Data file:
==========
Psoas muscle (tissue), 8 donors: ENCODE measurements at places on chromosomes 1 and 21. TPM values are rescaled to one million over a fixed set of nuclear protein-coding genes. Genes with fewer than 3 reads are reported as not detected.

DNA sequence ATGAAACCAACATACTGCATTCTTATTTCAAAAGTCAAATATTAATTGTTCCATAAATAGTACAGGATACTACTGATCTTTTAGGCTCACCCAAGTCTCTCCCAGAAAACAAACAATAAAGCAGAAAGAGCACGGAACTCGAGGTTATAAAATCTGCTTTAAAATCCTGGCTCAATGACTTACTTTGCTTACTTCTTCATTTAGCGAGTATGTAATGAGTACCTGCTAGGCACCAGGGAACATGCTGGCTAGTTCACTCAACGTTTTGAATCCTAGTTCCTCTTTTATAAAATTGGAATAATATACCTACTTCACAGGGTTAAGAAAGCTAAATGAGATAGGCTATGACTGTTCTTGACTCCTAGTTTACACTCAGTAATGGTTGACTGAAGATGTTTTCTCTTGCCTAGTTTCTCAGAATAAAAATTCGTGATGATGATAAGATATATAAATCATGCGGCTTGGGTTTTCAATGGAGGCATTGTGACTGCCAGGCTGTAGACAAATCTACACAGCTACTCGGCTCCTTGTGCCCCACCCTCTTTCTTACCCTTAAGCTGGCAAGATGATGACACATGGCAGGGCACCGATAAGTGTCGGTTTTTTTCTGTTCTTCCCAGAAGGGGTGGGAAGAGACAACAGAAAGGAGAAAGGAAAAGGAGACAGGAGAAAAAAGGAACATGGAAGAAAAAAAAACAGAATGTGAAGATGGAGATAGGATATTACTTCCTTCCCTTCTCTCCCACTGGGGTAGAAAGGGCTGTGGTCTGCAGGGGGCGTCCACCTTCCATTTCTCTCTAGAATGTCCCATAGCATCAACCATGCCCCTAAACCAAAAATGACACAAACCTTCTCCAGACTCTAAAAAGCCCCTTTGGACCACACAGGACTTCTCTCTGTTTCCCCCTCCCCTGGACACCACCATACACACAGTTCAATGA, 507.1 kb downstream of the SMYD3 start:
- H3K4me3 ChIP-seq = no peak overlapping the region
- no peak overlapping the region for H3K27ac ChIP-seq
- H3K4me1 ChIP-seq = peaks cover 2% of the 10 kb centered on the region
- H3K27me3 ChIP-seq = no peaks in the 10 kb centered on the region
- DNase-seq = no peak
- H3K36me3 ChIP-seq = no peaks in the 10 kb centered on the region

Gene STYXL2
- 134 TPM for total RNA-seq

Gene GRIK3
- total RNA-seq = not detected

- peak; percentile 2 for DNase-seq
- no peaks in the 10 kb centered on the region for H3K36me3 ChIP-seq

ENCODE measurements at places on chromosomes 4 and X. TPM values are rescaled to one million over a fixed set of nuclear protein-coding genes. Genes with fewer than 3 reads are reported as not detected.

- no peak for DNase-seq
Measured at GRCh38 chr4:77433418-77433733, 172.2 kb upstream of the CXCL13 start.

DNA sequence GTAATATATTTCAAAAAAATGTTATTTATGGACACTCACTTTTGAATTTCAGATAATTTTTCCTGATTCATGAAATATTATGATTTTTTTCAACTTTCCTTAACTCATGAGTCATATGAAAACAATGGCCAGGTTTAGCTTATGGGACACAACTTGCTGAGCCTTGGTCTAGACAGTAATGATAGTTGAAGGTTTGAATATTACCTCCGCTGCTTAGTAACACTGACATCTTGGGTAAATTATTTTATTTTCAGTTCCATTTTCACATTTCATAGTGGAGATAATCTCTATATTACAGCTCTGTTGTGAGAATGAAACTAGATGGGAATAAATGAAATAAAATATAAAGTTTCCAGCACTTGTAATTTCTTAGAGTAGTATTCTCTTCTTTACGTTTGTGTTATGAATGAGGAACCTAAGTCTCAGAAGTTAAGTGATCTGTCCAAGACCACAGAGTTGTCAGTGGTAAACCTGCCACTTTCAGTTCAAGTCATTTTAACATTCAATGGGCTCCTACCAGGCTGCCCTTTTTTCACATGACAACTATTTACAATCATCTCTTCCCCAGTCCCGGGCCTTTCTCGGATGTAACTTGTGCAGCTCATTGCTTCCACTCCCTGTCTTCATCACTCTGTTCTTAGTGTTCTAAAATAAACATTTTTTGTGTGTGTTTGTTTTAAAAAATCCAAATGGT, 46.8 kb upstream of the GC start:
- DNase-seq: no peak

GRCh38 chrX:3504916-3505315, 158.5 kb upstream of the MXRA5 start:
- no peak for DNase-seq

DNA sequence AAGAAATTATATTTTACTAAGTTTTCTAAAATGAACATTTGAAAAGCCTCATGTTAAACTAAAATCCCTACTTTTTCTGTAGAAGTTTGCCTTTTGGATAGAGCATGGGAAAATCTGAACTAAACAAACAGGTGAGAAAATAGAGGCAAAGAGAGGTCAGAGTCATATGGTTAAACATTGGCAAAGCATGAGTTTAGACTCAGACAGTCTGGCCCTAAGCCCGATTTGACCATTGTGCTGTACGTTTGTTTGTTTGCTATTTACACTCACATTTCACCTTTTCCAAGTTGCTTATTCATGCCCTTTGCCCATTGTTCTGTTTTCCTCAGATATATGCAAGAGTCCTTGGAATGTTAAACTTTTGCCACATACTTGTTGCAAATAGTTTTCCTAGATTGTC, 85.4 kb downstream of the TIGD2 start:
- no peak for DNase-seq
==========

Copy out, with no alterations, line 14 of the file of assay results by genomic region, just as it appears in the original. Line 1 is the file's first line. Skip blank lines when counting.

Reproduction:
- no peaks in the 10 kb centered on the region for H3K36me3 ChIP-seq